Meningitis is a rare infection and inflammation of the delicate membranes (meninges) covering the brain and spinal cord and can it occur in children and adults alike

In India, the third most common cause of bacterial meningitis in children < 5 years of age is  N. meningitidis and is responsible for 1.9% of all cases in all age groups.

What are the symptoms of Meningitis?

The symptoms of meningitis may develop within hours or days and this condition may differ in symptoms in adults and babies or children.

Possible symptoms in people older than the age of 2 years include:

  • Sudden high fever.
  • Stiff neck.
  • Severe headache.
  • Nausea or vomiting.
  • Confusion or trouble concentrating.
  • Seizures.
  • Sleepiness or trouble waking.
  • Sensitivity to light.
  • Loss of appetite or thirst.
  • Skin rash in some cases (mostly in meningococcal meningitis).

Symptoms in newborn:

  • High fever.
  • Crying constantly, sometime, crying harder when held.
  • Being very sleepy or irritable.
  • Trouble waking from sleep.
  • Being inactive or sluggish.
  • Not wanting to eat
  • Not interested in taking feeds.
  • Vomiting.
  • A bulge in the soft-spot on top of the baby’s head.
  • Stiffness in the body and neck.

What are the causes and risk factors of Meningitis?

The different causes of meningitis are also the basis on which they are divided as types of meningitis. These types are:

  • Viral meningitis – most common form of meningitis, but generally, if not always, it is less serious form.
  • Bacterial meningitis – Caused by bacteria such as Streptococcus pneumoniae, Neisseria meningitidis, Haemophilus influenzae, Listeria monocytogenes.
  • Fungal meningitis
  • Parasitic meningitis
  • Chronic meningitis

Non-infectious causes of meningitis:

Meningitis also can result from non-infectious causes such as certain chemical reactions, drug allergies, or some cancer varieties and inflammatory diseases.

Risk factors for meningitis include:

  • Skipping vaccinations 
  • Age – Most viral meningitis cases occur in children younger than age 5 years of age.
  • Living in a community setting such as children in boarding schools, college students living in dormitories, personnel on military bases, and children at child care facilities.
  • Pregnancy.
  • Weakened immune system in disorders/diseases such as AIDS, alcohol use disorder, diabetes, or organ transplant or removal.

How is Meningitis diagnosed?

A physical exam and medical history is noted by the doctor and further tests are prescribed to confirm the diagnosis. These tests are:

  • Blood tests or blood cultures to check for bacteria.
  • CT or MRI, X-Ray scans of the head to find swelling or inflammation.
  • Spinal tap which collects the cerebrospinal fluid by inserting a needle around spinal cord. It can tell the cause of meningitis.

What are the treatment options for Meningitis?

Treatment depends on type of meningitis that a person or child has.

Bacterial meningitis

Acute bacterial meningitis require urgent treatment with intravenous antibiotics and sometimes corticosteroids.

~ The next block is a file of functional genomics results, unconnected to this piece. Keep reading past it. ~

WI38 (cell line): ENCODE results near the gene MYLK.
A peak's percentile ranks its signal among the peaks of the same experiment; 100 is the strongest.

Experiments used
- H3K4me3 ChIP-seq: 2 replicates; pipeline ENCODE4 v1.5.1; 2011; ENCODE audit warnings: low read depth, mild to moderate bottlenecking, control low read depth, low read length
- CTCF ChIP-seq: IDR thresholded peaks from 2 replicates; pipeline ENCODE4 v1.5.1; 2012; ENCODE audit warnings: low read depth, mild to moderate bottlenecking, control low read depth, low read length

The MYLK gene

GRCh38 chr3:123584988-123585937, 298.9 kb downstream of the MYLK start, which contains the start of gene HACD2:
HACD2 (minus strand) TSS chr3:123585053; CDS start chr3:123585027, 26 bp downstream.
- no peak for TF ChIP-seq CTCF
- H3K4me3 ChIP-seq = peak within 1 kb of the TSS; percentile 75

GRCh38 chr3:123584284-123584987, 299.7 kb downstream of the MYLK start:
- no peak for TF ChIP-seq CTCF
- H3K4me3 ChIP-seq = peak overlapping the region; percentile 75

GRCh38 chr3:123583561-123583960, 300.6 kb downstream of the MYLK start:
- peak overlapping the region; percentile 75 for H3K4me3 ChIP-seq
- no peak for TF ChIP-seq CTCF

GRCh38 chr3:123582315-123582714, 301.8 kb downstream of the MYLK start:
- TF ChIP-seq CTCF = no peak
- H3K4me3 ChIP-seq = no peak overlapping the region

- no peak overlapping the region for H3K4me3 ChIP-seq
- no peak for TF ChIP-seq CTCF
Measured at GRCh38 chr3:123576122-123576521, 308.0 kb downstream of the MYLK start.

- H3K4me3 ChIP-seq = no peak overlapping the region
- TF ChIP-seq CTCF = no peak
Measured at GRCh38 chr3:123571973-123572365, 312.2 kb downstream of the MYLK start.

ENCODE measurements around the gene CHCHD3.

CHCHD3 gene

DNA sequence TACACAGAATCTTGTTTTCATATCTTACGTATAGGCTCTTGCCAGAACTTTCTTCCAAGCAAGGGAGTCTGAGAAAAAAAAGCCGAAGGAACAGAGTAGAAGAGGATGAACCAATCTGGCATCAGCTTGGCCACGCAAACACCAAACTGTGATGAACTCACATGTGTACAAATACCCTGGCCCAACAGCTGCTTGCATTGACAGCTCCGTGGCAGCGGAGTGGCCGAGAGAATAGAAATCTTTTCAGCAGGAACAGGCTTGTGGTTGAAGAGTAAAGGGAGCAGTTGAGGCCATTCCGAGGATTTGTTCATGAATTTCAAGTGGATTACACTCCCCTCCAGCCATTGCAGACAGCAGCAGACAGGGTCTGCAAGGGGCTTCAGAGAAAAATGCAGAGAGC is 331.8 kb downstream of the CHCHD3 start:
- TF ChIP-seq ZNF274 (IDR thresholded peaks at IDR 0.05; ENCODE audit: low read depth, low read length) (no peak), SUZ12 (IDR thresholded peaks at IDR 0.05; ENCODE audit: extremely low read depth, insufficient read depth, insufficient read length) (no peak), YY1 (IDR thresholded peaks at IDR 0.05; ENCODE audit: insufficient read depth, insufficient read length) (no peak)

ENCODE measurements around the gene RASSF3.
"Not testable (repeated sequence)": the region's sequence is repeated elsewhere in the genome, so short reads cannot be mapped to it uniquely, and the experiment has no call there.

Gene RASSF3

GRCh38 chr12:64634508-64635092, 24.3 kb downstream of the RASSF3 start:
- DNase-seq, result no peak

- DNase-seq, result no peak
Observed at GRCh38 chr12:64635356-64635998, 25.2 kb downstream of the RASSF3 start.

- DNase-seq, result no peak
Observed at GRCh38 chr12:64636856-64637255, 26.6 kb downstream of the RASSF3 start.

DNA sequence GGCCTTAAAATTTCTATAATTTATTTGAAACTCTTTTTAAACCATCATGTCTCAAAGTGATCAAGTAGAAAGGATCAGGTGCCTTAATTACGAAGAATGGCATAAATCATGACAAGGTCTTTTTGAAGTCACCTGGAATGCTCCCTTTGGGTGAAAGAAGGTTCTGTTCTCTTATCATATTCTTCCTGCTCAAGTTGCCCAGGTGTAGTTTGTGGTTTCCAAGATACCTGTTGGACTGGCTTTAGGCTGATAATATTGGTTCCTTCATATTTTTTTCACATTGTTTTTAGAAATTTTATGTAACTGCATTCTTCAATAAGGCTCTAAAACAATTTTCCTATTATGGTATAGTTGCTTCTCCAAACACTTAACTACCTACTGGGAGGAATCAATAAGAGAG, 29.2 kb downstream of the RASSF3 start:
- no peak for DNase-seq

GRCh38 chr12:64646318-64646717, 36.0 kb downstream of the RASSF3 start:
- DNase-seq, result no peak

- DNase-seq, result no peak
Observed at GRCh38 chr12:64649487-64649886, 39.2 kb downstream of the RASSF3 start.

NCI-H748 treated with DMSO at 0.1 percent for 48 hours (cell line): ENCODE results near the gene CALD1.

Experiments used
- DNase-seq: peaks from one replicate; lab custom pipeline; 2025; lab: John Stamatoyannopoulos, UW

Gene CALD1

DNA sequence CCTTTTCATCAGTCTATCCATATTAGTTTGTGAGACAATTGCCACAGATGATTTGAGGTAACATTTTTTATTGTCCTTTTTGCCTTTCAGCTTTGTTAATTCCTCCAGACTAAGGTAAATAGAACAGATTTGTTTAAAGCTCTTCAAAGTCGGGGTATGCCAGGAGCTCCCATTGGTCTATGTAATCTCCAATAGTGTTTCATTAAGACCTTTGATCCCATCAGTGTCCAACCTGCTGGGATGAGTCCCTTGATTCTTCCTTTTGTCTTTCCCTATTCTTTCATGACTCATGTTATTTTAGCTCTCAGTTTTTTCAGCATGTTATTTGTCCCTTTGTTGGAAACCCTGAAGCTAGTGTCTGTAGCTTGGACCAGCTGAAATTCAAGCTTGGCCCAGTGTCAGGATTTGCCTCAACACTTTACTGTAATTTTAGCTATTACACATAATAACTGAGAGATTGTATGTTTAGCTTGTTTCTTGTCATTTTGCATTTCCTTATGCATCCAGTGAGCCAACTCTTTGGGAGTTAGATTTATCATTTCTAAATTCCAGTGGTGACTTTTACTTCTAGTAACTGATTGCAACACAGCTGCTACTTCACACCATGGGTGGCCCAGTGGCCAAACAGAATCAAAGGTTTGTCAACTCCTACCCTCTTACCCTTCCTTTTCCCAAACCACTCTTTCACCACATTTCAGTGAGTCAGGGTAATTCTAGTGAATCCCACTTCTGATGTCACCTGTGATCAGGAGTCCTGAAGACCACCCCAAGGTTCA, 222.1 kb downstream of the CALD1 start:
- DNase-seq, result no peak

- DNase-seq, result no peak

Viral meningitis

Most cases with viral meningitis improve on their own in few weeks. Treatment of mild cases of viral meningitis usually includes:

  • Bed rest.
  • Plenty of fluids.
  • Pain medicine to help in fever reduction and body ache relief.

In some cases, a class of medicines called corticosteroids may be prescribed to reduce swelling in the brain and a medicine to control seizures.

In case of meningitis caused by herpes virus, an antiviral medicine is available.

Other types of meningitis

Meningitis of unknown cause may require initiation of antiviral and antibiotic treatment

In Chronic meningitis, treatment is based post finding the cause

Noninfectious meningitis due to allergic reaction or autoimmune disease may be treated with corticosteroids.

Can Meningitis be prevented?

Spread of bacteria or viruses may happen by coughing, sneezing, kissing, or sharing eating utensils, a toothbrush, or a cigarette.

These steps can help prevent meningitis:

  • Wash hands carefully and teach the children to prevent the spread of germs.
  • Practice good hygiene and don’t share drinks, foods, straws, eating utensils, lip balms or toothbrushes with anyone else.
  • Stay healthy by getting enough rest, exercising regularly, and eating a healthy diet to keep the immune system at optimal level.
  • Cover mouth and nose while coughing or sneezing
  • Take care with food in pregnancy to reduce risk of a listeria infection. Cook meat, including hot dogs and deli meat, to higher degrees. Avoid cheeses made from unpasteurized milk and only choose the ones that are clearly labelled as being made with pasteurized milk.


Some forms of bacterial meningitis are preventable with the following vaccinations:

  • MenACWY vaccine is recommended for all teens and preteens. One dose is given at the age of 11 or 12, followed by a booster at age 16. It’s also recommended for adults at high risk.
  • MenB vaccine is recommended for children 10 and older who are at increased risk 
  • MenABCWY vaccine is a combination of MenACWY and MenB, and if both are to be given at a time, then a combination can be given instead.
  • The pneumococcal and Hib vaccines protect against bacteria that can cause bacterial meningitis. The Bacille Calmette-Guerin (BCG) vaccine protects against tuberculosis, which can cause meningitis, is a must for every new born in India.


  1. Dutta AK, Swaminathan S, Abitbol V, Kolhapure S, Sathyanarayanan S. A Comprehensive Review of Meningococcal Disease Burden in India. Infect Dis Ther. 2020 Sep;9(3):537-559.
  2. Meningitis. Mayo Clinic. May 2024.
  3. Meningitis? WebMD. May 2024.

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